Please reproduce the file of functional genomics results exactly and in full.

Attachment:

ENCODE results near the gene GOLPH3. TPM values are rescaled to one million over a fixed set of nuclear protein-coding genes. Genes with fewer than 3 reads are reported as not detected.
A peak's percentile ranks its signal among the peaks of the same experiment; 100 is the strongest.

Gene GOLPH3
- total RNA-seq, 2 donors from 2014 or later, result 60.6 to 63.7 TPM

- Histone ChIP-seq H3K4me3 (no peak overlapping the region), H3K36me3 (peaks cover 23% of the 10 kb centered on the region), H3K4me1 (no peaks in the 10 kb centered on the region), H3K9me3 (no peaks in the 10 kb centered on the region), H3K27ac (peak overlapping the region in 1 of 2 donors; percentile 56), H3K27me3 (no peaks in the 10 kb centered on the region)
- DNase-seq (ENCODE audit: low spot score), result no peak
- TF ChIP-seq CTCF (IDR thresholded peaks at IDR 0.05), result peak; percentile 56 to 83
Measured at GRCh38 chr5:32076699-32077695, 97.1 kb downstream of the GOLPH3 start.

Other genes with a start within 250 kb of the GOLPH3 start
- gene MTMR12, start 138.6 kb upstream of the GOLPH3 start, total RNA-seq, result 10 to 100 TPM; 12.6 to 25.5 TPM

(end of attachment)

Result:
ENCODE results near the gene GOLPH3. TPM values are rescaled to one million over a fixed set of nuclear protein-coding genes. Genes with fewer than 3 reads are reported as not detected.
A peak's percentile ranks its signal among the peaks of the same experiment; 100 is the strongest.

Gene GOLPH3
- total RNA-seq, 2 donors from 2014 or later, result 60.6 to 63.7 TPM

- Histone ChIP-seq H3K4me3 (no peak overlapping the region), H3K36me3 (peaks cover 23% of the 10 kb centered on the region), H3K4me1 (no peaks in the 10 kb centered on the region), H3K9me3 (no peaks in the 10 kb centered on the region), H3K27ac (peak overlapping the region in 1 of 2 donors; percentile 56), H3K27me3 (no peaks in the 10 kb centered on the region)
- DNase-seq (ENCODE audit: low spot score), result no peak
- TF ChIP-seq CTCF (IDR thresholded peaks at IDR 0.05), result peak; percentile 56 to 83
Measured at GRCh38 chr5:32076699-32077695, 97.1 kb downstream of the GOLPH3 start.

Other genes with a start within 250 kb of the GOLPH3 start
- gene MTMR12, start 138.6 kb upstream of the GOLPH3 start, total RNA-seq, result 10 to 100 TPM; 12.6 to 25.5 TPM